More Evidence Links Epilepsy With Vivid Religious Experiences

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How can the rational and empirical forces of science explain visions of angels, conversations with God, and deals with the Devil?

For over a century, there have been studies on the link between epilepsy and vivid religious experiences. A new study has taken up the mantle that says it too has found a neurological relationship between religion, neuropsychological processes, and epilepsy. Their work can be found in the journal Mental Health, Religion and Culture.

Epilepsy is a neurological condition that can cause seizures and convulsions due to abnormal bursts of neurons firing off electrical impulses in the brain. It's also documented that people with epilepsy might be more inclined to experience vivid sensory religious experiences. Last year, scientists were fortunate enough to watch the moment a patient with right temporal lobe epilepsy underwent a religious experience while doctors were studying his brain activity.

"Past research has indicated that humans might have a distinctive neurological tendency toward being spiritually oriented," Brick Johnstone, a neuropsychologist and professor of health psychology, said in a statement. "This research supports the notion that the human propensity for religious or spiritual experiences may be neurologically based."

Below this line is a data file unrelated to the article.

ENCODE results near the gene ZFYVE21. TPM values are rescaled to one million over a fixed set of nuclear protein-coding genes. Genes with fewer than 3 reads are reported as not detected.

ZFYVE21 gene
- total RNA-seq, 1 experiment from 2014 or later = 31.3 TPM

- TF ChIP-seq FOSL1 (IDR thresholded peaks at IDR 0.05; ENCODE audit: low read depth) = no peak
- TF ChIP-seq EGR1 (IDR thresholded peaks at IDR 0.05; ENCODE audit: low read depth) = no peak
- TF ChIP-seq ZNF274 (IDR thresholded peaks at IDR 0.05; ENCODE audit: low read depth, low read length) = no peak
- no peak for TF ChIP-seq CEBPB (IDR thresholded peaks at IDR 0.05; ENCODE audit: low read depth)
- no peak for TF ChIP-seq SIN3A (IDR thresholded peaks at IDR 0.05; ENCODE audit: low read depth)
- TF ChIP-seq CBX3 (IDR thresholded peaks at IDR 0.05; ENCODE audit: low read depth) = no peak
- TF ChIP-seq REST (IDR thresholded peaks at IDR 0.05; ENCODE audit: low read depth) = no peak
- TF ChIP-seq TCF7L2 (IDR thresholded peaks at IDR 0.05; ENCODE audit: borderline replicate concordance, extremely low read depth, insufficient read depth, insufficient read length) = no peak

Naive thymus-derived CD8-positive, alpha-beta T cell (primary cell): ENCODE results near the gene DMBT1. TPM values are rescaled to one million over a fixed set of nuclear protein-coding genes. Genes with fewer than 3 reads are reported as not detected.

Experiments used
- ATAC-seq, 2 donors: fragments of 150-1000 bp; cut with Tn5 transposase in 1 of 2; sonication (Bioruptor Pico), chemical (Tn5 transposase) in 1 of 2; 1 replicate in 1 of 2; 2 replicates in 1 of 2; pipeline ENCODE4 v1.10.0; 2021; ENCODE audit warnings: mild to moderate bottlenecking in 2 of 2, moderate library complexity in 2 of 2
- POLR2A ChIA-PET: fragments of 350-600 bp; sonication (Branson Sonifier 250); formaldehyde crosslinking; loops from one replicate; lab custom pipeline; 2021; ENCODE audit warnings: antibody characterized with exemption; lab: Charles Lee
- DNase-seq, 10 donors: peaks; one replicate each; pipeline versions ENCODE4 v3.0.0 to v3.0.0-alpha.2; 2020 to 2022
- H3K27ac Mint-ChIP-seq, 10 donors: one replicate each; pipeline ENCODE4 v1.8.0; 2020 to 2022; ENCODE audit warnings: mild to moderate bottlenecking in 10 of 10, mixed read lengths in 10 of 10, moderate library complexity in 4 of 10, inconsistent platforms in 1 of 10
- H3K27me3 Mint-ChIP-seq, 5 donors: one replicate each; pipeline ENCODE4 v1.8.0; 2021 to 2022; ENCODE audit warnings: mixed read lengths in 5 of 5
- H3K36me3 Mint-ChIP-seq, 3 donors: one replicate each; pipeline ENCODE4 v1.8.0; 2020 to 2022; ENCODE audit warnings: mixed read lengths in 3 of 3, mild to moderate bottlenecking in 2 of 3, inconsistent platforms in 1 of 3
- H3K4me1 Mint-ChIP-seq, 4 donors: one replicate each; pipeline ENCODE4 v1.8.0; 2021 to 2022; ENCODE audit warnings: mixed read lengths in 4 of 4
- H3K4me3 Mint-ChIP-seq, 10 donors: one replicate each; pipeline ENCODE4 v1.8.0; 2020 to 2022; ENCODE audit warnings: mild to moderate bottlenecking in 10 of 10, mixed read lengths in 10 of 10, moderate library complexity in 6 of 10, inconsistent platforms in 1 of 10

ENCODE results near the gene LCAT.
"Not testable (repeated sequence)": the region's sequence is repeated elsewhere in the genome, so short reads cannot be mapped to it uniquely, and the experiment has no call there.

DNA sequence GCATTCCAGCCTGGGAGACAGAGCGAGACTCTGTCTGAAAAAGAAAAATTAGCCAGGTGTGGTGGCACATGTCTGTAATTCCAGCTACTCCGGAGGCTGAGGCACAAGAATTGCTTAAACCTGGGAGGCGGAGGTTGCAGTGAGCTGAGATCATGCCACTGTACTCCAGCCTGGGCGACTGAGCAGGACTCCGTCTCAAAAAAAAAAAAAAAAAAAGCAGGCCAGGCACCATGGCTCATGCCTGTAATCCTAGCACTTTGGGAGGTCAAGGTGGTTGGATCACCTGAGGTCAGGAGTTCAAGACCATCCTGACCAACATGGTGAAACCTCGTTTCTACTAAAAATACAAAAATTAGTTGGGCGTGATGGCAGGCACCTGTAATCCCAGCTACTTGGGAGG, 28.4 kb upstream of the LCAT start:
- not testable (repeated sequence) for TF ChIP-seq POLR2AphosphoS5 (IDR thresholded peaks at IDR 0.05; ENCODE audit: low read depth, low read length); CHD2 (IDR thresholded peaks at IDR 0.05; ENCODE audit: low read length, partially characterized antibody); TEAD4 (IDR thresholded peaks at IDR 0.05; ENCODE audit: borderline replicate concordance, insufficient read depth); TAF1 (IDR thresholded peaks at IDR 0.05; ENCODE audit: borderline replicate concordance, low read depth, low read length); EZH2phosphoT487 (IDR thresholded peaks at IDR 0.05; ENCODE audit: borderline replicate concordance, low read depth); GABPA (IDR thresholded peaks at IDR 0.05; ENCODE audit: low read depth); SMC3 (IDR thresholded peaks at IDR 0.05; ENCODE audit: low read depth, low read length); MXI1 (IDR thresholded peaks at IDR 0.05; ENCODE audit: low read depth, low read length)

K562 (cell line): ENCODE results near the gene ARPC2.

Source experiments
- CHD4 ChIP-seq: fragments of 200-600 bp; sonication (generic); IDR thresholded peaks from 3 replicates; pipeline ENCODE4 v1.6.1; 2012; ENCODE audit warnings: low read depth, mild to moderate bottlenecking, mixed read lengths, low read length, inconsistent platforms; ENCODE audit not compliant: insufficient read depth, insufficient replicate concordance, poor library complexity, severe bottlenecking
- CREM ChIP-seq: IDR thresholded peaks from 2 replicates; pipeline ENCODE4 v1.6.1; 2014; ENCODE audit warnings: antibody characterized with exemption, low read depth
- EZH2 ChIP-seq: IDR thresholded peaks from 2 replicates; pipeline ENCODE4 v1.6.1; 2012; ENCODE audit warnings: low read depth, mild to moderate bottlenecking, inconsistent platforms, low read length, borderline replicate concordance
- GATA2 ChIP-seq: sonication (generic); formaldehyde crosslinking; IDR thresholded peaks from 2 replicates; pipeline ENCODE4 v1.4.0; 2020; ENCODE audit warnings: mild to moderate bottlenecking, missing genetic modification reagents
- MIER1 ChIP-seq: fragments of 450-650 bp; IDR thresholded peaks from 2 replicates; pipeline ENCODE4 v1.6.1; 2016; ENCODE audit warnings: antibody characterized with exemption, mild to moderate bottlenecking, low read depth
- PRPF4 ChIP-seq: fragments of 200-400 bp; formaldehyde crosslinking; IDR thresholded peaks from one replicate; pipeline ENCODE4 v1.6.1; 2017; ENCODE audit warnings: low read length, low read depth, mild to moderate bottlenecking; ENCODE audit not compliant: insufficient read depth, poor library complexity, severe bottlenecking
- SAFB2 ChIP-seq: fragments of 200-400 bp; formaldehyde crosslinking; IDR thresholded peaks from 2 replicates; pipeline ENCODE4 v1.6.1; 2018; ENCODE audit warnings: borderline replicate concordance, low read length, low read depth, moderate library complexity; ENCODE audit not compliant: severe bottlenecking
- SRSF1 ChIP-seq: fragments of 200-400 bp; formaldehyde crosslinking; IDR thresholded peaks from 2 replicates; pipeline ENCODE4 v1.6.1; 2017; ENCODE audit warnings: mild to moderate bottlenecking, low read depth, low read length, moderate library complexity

The study kicked off by asking individuals with epilepsy to carry out a survey about behavior associated with their condition and another on their religious activities and spiritual orientations. Of the participants, 32 percent identified as Protestant, 10 percent as Catholic, 5 percent as Buddhist, 5 percent as atheist, 38 percent as other, and 10 percent did not indicate any religious affiliation.

One particular finding came as a surprise to the researchers. Although they discovered a strong correlation between religious thoughts and epilepsy, they found no correlation between emotional thinking and epilepsy.

The implication of that, according to co-author Greyson Holliday, is that “people may have natural neurological predispositions to think about religion but not in a way that is necessarily associated with emotion.”

Of course, at the moment this finding is just a correlation they’ve found and not a direct cause. Nevertheless, the team of researchers have big plans for this field of study. They will go on to study the effects of brain surgery on religious experiences, which they hope will determine the specific nature of religiously oriented neuropsychological processes.

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